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Anybody ever use one of these things? After 35+ years of fishing, I found myself with a brand new X-Rap attached to my finger in a permanent sort of way. My Brother in law had one of the kits and after reading the directions and pondering the situation I wimped out and went to urgent care to have the hook cut out. I asked the doc about them and she advised against the use of them on larger and deeply imbedded hooks like I had.

Things I learned during the experience that may help somebody.

1. If you have a large trout that you would like to keep and try the trout filleting technique that you read about on this site, make sure it is not able to flop around and drive sharp objects into your finger.
2. Remember those wire cutters that you had in your boat? Find them and place them where you will remember them. Using makeshift wire cutters to remove the hook from the lure is a little more painful than it needs to be.

3. Think about pinching the barbs down on those hooks.

Brett
 
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I'll never forget as a child my mother got hooked in the back of the leg with a small 1/4 oz. castmaster. My father pushed the hook all the way through and cut the barb off and backed it back out. Holy cow, the screaming and swearing damaged me for life, I never want to go through that.
 

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was the screaming and swearing from your mom due to the pain or from your dad because he had to cut up his favorite kasty? ::)
 

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roadkill said:
was the screaming and swearing from your mom due to the pain or from your dad because he had to cut up his favorite kasty?
LOL - the screaming was from his mom and the swearing was from his dad. :)


I always keep a pair of long-nose pliers in my tackle box for taking hooks out of fish, and they have a little wire cutter milled into them near the back of the jaws, so I figured I was safe if I needed to cut off a hook that was embedded in somebody. Then one day a bee started buzzing around my face, so I swatted at it. I missed the bee and swatted my lure instead. The hook was well buried in my finger. (That bee would have been clobbered, believe me.)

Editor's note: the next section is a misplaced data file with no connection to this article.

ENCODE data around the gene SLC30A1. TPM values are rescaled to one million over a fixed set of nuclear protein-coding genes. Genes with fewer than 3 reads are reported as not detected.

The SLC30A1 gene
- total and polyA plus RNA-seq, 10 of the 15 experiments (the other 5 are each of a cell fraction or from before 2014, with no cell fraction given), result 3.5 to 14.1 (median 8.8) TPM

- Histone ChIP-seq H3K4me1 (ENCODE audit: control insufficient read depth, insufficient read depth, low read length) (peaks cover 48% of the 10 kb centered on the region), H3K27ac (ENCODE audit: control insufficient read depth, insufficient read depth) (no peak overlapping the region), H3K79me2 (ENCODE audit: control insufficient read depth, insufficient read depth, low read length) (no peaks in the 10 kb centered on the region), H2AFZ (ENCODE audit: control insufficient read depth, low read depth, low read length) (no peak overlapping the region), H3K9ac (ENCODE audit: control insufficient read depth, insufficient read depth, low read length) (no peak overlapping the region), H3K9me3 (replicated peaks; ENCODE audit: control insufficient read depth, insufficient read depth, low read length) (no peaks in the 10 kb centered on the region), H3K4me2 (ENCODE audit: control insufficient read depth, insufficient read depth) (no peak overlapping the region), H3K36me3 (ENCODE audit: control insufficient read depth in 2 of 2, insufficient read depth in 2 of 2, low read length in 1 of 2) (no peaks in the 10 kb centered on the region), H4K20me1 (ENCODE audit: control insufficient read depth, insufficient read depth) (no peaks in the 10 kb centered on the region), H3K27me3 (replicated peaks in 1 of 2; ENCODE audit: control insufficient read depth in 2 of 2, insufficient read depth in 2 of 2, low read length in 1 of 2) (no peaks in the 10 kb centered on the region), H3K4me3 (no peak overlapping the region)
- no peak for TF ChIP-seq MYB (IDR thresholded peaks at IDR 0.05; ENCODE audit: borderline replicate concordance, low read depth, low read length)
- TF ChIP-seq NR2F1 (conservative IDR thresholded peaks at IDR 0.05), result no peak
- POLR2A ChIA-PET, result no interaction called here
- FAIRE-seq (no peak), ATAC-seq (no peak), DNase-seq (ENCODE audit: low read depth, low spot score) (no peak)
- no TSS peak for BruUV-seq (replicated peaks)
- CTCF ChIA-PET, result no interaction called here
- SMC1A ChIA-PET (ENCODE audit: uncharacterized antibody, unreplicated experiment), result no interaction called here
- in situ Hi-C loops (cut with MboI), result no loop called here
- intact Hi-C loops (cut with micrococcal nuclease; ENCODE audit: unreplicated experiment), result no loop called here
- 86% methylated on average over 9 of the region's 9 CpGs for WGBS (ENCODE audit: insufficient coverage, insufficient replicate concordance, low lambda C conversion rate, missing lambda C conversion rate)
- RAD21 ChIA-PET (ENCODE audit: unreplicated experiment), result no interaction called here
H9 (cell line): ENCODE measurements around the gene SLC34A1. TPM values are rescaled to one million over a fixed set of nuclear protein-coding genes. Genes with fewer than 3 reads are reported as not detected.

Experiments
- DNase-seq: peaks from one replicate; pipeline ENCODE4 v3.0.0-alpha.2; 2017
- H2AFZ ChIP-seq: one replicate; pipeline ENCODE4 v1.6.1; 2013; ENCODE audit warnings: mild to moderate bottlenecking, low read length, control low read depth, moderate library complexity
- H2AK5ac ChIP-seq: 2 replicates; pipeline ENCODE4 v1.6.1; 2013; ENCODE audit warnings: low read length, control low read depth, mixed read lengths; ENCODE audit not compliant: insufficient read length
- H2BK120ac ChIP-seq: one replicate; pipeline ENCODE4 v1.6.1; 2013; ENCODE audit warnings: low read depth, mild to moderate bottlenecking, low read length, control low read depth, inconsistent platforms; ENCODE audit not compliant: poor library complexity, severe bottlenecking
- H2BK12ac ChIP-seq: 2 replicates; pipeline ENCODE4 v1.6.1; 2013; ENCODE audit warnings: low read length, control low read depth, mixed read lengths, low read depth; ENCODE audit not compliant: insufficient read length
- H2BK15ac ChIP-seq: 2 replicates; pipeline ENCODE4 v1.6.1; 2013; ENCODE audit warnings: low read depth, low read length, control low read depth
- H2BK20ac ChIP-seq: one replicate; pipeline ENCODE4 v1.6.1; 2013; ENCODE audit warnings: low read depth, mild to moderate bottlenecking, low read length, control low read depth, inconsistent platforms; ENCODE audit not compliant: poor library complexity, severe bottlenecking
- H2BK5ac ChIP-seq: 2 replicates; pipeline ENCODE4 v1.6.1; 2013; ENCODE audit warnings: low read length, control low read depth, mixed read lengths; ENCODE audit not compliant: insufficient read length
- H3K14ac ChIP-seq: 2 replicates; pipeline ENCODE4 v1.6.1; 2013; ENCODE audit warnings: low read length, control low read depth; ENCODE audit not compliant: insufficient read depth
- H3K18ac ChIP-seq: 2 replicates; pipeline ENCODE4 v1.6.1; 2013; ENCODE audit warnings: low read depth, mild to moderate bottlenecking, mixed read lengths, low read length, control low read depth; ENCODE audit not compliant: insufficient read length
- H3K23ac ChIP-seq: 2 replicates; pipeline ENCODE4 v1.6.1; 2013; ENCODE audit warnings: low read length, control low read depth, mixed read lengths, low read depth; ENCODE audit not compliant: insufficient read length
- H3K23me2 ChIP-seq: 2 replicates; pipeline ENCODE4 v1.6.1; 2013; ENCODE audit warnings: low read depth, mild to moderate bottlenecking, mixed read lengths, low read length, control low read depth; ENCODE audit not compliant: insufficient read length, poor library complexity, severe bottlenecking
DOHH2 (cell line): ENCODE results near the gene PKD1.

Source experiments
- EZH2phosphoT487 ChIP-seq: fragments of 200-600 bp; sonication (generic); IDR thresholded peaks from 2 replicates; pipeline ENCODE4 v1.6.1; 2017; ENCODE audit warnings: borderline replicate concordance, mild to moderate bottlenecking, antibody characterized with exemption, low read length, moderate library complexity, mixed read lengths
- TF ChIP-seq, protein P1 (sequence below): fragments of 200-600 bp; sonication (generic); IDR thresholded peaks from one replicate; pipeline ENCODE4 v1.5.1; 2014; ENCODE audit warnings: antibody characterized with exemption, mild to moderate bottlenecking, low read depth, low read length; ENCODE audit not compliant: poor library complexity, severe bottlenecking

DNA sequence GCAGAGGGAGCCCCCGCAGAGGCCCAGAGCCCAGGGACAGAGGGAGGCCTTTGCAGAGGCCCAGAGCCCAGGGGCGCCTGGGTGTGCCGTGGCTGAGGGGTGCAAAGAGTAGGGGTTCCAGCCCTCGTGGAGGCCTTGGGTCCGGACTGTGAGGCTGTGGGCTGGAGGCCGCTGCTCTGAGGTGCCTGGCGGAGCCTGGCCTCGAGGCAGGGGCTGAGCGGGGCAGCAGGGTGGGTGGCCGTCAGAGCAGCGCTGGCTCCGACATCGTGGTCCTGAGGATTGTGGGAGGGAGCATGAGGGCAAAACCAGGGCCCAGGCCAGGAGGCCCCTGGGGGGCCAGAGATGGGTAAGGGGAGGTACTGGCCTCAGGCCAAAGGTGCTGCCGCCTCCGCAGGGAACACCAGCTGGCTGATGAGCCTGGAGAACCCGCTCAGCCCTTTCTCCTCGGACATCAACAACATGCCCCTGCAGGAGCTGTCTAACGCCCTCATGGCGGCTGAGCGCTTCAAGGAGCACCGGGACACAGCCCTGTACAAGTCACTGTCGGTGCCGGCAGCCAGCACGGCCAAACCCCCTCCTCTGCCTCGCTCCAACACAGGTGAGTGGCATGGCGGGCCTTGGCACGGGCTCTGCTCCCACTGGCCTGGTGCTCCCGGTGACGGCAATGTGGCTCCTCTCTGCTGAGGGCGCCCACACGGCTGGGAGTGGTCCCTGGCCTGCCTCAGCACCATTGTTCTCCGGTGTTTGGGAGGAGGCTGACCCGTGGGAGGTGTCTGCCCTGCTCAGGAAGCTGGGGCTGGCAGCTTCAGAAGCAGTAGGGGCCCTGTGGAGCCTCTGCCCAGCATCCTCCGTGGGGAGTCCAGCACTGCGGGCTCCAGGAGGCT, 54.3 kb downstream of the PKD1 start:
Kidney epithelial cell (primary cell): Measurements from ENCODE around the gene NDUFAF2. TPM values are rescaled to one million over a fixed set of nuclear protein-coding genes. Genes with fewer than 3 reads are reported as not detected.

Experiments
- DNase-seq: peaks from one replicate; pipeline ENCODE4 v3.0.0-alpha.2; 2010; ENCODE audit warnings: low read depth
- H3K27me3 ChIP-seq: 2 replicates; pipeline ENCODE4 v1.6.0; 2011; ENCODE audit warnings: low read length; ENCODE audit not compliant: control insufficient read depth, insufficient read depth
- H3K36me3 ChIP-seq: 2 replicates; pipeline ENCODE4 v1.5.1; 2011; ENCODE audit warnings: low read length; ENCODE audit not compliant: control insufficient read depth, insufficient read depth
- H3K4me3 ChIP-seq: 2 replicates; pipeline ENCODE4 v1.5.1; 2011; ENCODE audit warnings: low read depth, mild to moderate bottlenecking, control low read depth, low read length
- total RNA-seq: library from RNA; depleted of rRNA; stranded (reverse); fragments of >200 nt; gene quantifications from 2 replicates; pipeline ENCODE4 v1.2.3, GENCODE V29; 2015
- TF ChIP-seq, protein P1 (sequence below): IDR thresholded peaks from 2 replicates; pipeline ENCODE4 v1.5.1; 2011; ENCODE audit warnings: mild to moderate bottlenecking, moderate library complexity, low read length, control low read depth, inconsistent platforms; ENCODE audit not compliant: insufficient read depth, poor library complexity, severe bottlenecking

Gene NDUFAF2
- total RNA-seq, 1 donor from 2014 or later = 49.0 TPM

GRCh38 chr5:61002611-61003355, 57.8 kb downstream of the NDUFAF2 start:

I got out the pliers, and found out that their little wire cutter feature was not very sharp, and poorly made, and it would not cut the hook. No matter how much pressure I put on it, it barely dented the hook. I had to drive to the E.R. with that hook hanging out of me, scared to death I would catch one of the other trebles in the car seat. Then I would really be stuck!

The doctor explained that his preferred method was to just yank the hook out backwards, and he proceeded to demonstrate his method on my finger. I didn't appreciate it much at the time, but I was able to apply the method another time when I was way out in the boonies and hooked a finger, and it worked as long as I didn't think about it too much before yanking the hook out.

So I have to concur with BNC04, make sure you have a good pair of wire cutters -- and I mean GOOD wire cutters -- handy. If you are in doubt, try cutting a hook in two at home on your workbench. You might be surprised how tough those things are.

And pinch those barbs down. If you play the fish right you'll still land it, and the hook is ever so much easier to remove. Both out of you and out of the fish.

And a few band-aids and a tube of antibiotic cream is never a bad idea.
 

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ya know i was thinking one of those insect repelent sugestions for the other thread might work better here, you know the wild turkey!
 

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LOL!

No, no, I could never use that kit, if you take all the sh## out of me I would only be three feet tall, then I couldn't see over the dash to drive home.

Besides, the stick of dynamite belongs in the tackle box, not in the emergency kit.

:p
 

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Discussion Starter #7
I always keep a pair of long-nose pliers in my tackle box for taking hooks out of fish, and they have a little wire cutter milled into them near the back of the jaws, so I figured I was safe if I needed to cut off a hook that was embedded in somebody. Then one day a bee started buzzing around my face, so I swatted at it. I missed the bee and swatted my lure instead. The hook was well buried in my finger. (That bee would have been clobbered, believe me.)

I got out the pliers, and found out that their little wire cutter feature was not very sharp, and poorly made, and it would not cut the hook. No matter how much pressure I put on it, it barely dented the hook.
Exactly, we had pliers with the cutters in the rear and even with another person there it was very difficutl to manuever finger, hook in finger and bait around in such a way to even get the cutters on the split ring and we ended up cutting through the wire in the lure itself. ( we didnt cut the hook itself 1.beccause it was imbedded almost to the shank and the shank was vertical to my finger and 2. we wanted to see if the emergancy kit would work but were not sure how much of the hook you needed to retain to be able to use it.

I have 3 wire cutters now:) One in my trailer, one in my tackle box and one in the boat. and the barbs will be smashed when I put a lure on.

brett
 
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